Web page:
Many organisations are combining marketing, sustainability, corporate social responsibility and communications under one function.
Because there is a tension when they work in silos. While marketing is identifying what customers need and driving demand, sustainability is looking to reduce environmental impact while corporate social responsibility is working on the company’s social contribution and the communications team are telling the story. In a connected world, this kind of traditional organisational function can be a hindrance not a help.
These functions are key for the sustainable growth of a brand and its business. In our resource constraint world, sustainable growth needs not only to be economically viable but must be environmentally and socially sustainable also.
What is “sustainable marketing” and what does this mean for your brand?
Sustainability marketing is when an organisation communicates their green goals and initiatives to customers. It is a move away from the “hard sell”, instead tapping into how to tell a company’s sustainability story in an authentic way. Making sustainability a key value in a brand identity encourages customers to build a relationship with your company and attracts that elusive conscience-driven consumer. It is good for business but only when authentic.
Sustainability marketing resonates with customers and is vital to customer retention. When 50% of consumers are willing to pay more for goods and services from socially responsible companies that have implemented programmes to give back to society (Nielsen), the value of showcasing your sustainability credentials is undeniable.
Marketing professionals know that authenticity in a knowledge driven marketplace is essential. And when it comes to sustainable marketing, that the “Green Sheen” is completely transparent. Efforts to promote a fabricated or exaggerated perception of sustainability don’t resonate with customers and leave your company open to backlash from a consumer base.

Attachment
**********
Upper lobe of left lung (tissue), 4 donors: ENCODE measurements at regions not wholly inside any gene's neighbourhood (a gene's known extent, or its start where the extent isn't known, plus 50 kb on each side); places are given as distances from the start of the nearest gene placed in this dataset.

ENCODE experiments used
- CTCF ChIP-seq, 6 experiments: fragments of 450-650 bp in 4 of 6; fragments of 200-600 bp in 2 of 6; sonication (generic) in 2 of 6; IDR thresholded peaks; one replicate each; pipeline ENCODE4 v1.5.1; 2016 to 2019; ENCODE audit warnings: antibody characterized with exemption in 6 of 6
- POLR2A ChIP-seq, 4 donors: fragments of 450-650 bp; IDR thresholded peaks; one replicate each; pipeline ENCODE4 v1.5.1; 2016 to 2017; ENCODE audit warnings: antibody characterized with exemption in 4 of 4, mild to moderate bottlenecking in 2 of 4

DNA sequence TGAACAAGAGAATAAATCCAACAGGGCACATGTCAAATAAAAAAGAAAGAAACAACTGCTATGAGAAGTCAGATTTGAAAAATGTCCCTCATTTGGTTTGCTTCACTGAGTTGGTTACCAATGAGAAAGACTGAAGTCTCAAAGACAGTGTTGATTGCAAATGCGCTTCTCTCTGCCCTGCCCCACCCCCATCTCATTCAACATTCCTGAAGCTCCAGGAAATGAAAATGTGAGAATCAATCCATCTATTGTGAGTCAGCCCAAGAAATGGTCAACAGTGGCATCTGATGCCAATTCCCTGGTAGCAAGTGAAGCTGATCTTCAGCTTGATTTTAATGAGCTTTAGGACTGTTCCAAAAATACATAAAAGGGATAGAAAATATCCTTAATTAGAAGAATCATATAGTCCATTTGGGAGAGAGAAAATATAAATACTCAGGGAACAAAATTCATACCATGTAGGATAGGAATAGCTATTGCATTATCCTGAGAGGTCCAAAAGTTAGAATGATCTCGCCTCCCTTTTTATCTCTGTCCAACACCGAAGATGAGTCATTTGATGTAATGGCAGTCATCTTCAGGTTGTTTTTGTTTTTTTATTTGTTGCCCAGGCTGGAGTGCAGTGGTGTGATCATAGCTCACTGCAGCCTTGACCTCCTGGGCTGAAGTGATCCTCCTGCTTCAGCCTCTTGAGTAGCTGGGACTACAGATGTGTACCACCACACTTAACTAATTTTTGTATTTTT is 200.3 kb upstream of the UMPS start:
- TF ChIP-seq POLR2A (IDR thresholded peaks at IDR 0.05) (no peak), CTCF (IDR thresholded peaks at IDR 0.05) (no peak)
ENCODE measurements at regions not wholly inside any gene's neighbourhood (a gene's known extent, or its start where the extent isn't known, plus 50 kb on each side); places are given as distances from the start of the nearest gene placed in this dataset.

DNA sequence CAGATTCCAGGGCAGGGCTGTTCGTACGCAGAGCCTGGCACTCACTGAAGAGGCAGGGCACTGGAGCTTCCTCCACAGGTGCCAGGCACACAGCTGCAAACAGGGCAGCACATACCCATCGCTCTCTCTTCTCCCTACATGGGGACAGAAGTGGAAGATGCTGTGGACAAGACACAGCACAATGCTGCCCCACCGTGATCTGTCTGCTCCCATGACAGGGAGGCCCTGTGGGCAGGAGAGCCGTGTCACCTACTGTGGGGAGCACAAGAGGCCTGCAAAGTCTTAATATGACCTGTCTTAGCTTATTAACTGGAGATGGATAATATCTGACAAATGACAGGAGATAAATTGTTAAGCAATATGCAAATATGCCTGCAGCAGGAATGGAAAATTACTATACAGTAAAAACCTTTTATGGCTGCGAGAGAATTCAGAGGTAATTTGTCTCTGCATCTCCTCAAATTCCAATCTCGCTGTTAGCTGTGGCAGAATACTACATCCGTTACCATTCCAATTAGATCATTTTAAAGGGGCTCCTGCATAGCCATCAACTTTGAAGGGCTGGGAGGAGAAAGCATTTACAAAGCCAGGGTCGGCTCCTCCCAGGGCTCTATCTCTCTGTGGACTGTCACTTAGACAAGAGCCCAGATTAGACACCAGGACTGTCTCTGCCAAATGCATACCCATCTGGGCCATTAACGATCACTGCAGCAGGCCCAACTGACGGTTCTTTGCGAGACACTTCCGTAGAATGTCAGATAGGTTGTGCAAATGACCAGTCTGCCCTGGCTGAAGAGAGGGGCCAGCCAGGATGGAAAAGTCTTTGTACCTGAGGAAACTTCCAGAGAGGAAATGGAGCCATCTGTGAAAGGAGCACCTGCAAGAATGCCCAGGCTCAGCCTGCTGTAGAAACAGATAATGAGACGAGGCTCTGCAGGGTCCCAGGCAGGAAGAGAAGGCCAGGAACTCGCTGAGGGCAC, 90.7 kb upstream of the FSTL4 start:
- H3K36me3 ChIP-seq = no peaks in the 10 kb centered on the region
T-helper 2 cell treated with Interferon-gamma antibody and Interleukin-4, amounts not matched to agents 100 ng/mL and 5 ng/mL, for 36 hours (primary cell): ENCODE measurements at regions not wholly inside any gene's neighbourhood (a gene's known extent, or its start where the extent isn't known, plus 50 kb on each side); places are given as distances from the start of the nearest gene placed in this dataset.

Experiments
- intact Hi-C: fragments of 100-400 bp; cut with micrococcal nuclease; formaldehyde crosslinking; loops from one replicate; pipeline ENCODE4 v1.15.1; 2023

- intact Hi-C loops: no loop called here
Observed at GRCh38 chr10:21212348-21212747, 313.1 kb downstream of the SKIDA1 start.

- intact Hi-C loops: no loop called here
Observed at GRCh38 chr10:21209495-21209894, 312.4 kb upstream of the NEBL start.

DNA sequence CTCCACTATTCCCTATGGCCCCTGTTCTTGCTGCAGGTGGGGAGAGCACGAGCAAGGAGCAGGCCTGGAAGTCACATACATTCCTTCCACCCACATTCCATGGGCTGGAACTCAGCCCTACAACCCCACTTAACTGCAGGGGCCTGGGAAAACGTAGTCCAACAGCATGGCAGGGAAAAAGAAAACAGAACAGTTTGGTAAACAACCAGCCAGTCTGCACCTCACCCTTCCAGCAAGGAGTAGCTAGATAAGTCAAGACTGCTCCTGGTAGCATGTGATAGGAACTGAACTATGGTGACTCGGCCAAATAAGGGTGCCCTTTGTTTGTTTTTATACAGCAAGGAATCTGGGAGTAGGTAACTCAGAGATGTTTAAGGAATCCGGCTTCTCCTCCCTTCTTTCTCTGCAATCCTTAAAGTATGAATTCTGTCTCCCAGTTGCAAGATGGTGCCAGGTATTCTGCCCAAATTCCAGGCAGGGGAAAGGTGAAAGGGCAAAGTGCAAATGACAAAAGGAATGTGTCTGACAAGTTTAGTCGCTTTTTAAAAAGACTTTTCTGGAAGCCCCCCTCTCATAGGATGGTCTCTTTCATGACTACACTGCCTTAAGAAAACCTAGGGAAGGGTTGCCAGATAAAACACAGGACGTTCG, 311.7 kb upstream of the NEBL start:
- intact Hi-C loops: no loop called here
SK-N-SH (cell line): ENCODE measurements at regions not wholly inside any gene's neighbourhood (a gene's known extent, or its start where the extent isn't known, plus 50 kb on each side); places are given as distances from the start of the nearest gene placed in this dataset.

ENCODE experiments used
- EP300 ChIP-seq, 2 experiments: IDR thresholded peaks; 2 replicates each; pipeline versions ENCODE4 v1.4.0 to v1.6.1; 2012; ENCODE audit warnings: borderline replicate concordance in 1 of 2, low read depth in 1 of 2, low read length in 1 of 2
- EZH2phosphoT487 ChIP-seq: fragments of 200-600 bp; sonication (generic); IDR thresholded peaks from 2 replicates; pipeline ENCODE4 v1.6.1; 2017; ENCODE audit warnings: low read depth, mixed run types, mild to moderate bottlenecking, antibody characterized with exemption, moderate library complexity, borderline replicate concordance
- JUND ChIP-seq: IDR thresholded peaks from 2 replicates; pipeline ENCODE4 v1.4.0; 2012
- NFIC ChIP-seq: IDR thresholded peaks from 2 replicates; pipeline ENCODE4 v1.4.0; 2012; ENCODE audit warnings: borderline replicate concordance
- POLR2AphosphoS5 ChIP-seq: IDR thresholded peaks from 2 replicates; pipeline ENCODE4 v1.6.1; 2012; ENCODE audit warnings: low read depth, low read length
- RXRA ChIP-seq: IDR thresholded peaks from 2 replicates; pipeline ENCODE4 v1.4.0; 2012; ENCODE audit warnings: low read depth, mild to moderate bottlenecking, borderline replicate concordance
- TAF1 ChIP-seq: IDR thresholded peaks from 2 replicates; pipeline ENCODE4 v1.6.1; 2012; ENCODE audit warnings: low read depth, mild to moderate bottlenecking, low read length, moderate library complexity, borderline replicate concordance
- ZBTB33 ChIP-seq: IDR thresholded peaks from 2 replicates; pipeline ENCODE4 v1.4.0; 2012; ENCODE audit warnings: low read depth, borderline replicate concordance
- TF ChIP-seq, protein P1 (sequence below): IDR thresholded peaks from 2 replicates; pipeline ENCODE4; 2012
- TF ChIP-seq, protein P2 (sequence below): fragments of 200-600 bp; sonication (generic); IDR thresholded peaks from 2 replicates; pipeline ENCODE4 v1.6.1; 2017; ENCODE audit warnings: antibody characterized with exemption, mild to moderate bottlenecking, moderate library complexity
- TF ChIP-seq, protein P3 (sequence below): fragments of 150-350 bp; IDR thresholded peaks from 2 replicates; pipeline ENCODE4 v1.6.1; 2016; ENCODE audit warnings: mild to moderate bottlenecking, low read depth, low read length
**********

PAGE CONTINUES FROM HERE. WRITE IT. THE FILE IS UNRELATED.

When greenwashing does more harm than good
One of the latest companies to be accused of “greenwashing” is McDonalds. The fast food giant recently adopted a green backing to their famous “M” golden arches sign, in reference to how it has begun to use biofuel made from leftover grease in its fleet of trucks. A step in the right direction perhaps, however the internet was quick to reply that the company still use beef grazed on deforested land in South America and bases a large part of its value proposition around disposable packaging. The corporation received widespread backlash in the media as a result. Another example is Volkswagen/Mercedes-Benz (‘clean diesel’ autos). There’s nothing clean about diesel engines that spew pollutants at levels way over the legal limit. But that seems to be the scandal in the automotive industry.
The importance of authenticity
More companies are recognising that putting sustainability at the heart of their strategies will reap rewards in the longer term, generating admiration by customers as well as respect and loyalty. Some companies, such as TOMS shoes, have successfully placed sustainability and social causes at the heart of their value propositions.
TOMS shoes, was formed when founder Blake Mycoskie travelled to Argentina in 2006 and noticed how many children were unable to afford footwear. By promoting this compelling narrative TOMS has built a 400million dollar company. A core part of the value proposition is that any pair of TOMS purchased is matched with another pair which are given to a child in a developing country. Mycoskie was quick to realise the value of online marketing and partnered with AT&T to produce a short video about the work TOMS was doing. The video went viral, resulting in massive, positive feedback for both companies and for the TOMS business model. Many celebrities such as Keira Knightley, Julia Roberts and Tom Felton also endorsed the company for free, which fit well with the brand image and also allowed the celebrities to seem more socially conscious. That’s promotion money can’t buy.
You can’t greenwash sustainability. Sustainability marketing depends on its authenticity
We work with companies to create sustainable business models. Companies ask us “what’s the business case for sustainability?”. We ask “what’s the alternative?”.
We believe Sustainability is not a choice. We know the impact of sustainability on your bottom line is key, but does your business model reflect that?
For more information, contact firstname.lastname@example.org
October 20, 2017